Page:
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OpenACS Home : Forums : OpenACS Q&A : Validating form elements with the form builder

Forum OpenACS Q&A: Validating form elements with the form builder

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I am working on fixing up forums a little bit. I need to validate that
the content of a post specified as HTML does not contain any
unauthorized tags.

I want to use the value of the html_p form element to determine how to
validate the body element.

I am having trouble with this because the html_p element is not
created until after the body element.

First I was just going to move the html_p widget, but people seemed to
this it more logically should be after the message body.

Is there any other way to check the value of the html_p element?
I could possibly check this in ad_page_contract, but then I don't get
nice inline error messages.

I could write the entire form template by hand, but that seems
extreme. Is there any way to access the form contents before form
element create is called for the html_p element?

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Posted by Jeff Davis on
you could always do it the old fashioned way with
[ns_queryget html_p f] in the body validation bit.
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Posted by Tom Jackson on

Is it just me or is anyone else concerned with the chunking over the side of ad_page_contract in favor of the form builder procs? My opinion is the .tcl page should be setting up vars for use in an .adp template. If you want to use a different template than the default, just specify the location in the call to ad_return_template. Some parts of the form builder procs are very poorly written. Specifically, template::form get_values calls ns_getform for each value it is asked to get. This requires parsing the entire query set for each value. For a novice like me it takes forever to figure out where the form template is located and to figure out the spagetti code created by this bunch of procs. Sorry for venting, but this approach to coding has so far failed to save me any time on debugging other people's code, an unfortunately necessary past time. Then you get suggestions like Jeff just made to call ns_queryget half way down a page. This is nice and convenient for the developer, but inconvenient for future maintainers. Wasn't there a standard way of doing stuff like this at some point? Why is ad_page_contract even being used in these cases?

The kinds of questions that have arisen lately over the use of this set of procs indicates to me that they are far from convenient to use in anything but the most simple situation.

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Posted by Jeff Davis on
The problem is that if you use ad_page_contract as it stands it is convenient for developers and maybe easier to maintain but then you get error pages like:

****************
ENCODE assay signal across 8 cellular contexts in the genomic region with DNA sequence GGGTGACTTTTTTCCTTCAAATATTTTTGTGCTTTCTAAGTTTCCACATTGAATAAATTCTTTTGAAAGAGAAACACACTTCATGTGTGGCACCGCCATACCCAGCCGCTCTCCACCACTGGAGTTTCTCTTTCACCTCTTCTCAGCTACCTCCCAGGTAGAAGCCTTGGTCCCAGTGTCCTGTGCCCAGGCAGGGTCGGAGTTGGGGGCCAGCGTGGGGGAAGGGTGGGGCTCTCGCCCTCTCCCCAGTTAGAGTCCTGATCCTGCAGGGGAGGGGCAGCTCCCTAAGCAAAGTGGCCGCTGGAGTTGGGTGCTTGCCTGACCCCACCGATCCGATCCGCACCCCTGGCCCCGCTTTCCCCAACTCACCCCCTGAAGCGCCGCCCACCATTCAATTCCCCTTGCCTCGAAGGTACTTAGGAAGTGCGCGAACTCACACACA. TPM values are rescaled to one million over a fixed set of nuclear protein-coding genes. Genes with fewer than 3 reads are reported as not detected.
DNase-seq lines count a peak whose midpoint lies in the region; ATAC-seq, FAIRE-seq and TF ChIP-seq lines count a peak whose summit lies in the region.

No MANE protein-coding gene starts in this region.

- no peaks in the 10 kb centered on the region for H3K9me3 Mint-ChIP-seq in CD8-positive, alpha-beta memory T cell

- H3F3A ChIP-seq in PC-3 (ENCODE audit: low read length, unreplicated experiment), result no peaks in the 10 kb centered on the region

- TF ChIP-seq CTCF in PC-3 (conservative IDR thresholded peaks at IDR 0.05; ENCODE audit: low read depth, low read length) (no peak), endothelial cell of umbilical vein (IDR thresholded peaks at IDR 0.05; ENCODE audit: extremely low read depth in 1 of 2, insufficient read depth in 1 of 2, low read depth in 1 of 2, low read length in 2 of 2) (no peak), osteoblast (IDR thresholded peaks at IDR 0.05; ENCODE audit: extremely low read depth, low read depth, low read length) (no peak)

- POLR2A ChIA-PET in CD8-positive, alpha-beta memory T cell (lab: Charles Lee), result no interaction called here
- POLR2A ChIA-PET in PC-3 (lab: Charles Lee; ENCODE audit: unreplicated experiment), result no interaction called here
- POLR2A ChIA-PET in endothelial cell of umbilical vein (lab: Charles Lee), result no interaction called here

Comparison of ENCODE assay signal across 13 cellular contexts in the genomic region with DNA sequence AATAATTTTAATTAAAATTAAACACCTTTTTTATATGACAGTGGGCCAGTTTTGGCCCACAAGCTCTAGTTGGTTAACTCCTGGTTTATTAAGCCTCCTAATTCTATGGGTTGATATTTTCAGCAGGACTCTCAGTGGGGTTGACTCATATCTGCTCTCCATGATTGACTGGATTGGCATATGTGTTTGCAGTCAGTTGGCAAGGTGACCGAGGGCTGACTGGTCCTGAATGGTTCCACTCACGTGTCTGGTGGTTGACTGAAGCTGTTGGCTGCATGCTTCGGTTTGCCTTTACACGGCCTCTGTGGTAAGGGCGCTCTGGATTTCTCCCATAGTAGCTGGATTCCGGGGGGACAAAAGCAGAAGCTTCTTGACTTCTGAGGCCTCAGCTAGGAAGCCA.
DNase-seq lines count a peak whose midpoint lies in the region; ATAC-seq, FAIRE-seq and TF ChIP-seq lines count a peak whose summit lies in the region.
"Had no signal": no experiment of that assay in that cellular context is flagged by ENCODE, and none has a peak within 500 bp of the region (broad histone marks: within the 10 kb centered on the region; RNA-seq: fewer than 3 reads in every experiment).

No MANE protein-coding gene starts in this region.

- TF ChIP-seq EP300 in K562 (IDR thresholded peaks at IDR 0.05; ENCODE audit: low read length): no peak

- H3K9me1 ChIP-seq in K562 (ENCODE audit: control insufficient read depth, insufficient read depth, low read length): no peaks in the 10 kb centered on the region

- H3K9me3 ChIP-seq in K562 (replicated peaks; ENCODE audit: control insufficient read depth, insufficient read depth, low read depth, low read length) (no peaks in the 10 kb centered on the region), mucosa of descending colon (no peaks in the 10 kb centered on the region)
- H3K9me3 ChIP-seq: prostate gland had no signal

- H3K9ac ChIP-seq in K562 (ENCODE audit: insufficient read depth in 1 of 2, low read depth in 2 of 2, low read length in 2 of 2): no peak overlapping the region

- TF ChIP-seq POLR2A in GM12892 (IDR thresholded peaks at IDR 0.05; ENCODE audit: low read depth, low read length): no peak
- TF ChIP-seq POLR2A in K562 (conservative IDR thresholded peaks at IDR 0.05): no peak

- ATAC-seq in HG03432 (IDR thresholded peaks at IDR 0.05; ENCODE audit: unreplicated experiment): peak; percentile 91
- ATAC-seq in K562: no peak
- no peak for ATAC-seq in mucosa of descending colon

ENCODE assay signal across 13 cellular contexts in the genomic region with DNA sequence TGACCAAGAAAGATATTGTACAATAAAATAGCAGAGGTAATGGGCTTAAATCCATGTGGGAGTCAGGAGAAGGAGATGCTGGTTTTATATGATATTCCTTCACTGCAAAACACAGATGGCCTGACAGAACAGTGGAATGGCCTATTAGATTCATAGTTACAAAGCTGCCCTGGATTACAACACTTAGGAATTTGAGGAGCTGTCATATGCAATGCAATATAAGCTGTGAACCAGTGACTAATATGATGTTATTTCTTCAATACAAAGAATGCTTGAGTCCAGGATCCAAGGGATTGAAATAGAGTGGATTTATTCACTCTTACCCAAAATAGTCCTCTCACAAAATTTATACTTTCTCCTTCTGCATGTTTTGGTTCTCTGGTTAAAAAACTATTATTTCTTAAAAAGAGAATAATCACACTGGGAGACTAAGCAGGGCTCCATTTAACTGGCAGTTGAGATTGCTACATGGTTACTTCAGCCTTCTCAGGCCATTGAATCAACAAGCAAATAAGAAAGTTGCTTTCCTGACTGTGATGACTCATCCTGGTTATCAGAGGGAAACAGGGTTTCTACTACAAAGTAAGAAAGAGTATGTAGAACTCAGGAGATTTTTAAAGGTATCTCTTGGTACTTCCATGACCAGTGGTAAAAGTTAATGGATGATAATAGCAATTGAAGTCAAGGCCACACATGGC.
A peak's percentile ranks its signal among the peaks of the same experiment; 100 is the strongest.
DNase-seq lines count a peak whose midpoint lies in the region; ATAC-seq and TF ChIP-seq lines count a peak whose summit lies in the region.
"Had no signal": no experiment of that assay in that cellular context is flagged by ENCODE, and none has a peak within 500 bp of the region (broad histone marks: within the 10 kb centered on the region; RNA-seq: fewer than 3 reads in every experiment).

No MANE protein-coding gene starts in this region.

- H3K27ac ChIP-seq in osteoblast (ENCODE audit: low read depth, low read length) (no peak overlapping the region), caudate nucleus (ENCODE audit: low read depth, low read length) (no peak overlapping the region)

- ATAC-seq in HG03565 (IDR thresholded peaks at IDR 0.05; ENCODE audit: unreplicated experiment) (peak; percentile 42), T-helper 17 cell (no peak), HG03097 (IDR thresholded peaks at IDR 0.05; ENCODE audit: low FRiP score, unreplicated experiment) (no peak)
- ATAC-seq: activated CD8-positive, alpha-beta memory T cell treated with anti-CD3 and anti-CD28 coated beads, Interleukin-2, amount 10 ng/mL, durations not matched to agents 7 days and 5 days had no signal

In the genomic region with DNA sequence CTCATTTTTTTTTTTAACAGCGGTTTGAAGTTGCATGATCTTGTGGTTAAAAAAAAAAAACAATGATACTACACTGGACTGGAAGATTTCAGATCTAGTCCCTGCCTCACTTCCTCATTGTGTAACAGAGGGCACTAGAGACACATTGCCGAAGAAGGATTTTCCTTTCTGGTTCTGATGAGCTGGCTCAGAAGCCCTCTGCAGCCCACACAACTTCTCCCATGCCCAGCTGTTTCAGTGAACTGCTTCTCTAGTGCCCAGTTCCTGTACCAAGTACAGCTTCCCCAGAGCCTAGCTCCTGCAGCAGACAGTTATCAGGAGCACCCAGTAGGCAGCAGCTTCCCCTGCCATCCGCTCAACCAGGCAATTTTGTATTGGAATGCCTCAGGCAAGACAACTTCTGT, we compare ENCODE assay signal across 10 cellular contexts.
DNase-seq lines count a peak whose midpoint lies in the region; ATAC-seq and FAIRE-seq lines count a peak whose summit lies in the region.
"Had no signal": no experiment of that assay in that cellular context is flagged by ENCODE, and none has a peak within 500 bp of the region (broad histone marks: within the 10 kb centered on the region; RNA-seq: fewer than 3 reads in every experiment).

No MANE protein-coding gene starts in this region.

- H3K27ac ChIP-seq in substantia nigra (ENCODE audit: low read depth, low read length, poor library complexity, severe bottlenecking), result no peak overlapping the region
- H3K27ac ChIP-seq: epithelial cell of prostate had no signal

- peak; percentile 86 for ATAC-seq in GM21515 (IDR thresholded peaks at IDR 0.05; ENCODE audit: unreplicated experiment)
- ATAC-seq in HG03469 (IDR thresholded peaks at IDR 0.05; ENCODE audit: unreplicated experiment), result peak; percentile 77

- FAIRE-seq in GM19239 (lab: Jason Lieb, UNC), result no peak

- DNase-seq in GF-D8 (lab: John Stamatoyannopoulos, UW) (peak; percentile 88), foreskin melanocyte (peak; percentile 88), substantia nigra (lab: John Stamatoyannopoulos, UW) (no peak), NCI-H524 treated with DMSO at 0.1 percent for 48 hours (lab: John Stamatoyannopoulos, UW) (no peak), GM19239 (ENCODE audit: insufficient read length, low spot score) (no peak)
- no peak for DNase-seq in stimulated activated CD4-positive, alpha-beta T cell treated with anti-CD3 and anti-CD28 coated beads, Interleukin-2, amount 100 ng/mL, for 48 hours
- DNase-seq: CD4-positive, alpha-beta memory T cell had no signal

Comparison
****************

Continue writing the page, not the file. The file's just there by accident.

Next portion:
We had a problem processing your entry:

* Value for subject contains HTML tags
* bug Id must be an integer

Please back up using your browser, correct it, and resubmit your entry.

Thank you.
which is infinitely worse from a user standpoint that inline error messages like you get with the form builder code.

You can say the form builder code is bad but I am pretty sure it (or something roughly as complex) is necessary for building a usable web interface. Form builder has failings and we should address them (the one Dave ran into and the duplication of filtering/validation procs between ad_page_contract and the form stuff being a couple I am aware of). Any replacement would like have roughly equivalent shortcomings over the medium term.

It is also a misconception that form builder replaces ad_page_contract. ad_page_contract also serves to document pages which have no associated forms and ensure that inputs adhere to strict rules. It has it's place even on pages with forms.

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Posted by Jon Griffin on
I have also updated my doc on using form builder, adding the suggestions I recieved and also showing some tricky date stuff (It actually has a problem with PG 7.2)

I will upload it tomorrow as I am not at home now. I will also build a mega form with every option I can think of to show some of the more (shall I say) obscure uses.

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Posted by defunct defunct on
I started off hating the forms API, I then progressed with it a little, did a client delivery, and now I can see the merit of it.

So given how sceptical I was I think I'd have to say it *is* a good thing.

But, I think it so correct to point out it does become a little more troublesome when applied to more complex situations.

As you've probably seen I had some problems/difficulties when using it in a site with a number of inline frames etc..

I would certainly like to see a little more in the way of API control of its behaviour.

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Posted by Tom Jackson on

Of course I'm just complaining about something I don't know everything about, which isn't exactly fair. I understand Jeff's point about the ugly complaints you get from ad_page_contract. However relegating this proc to a documentation role seems really to chunk good code overboard for no good reason. Maybe ad_page_contract could be given a new switch 'nocomplain' for each var. New status vars could be set for each var/filter that is run. These status vars could be made available to the tcl/adp to control output. ad_form can still be used in this case, it is just that the request processing is handled efficiently at the top of the page.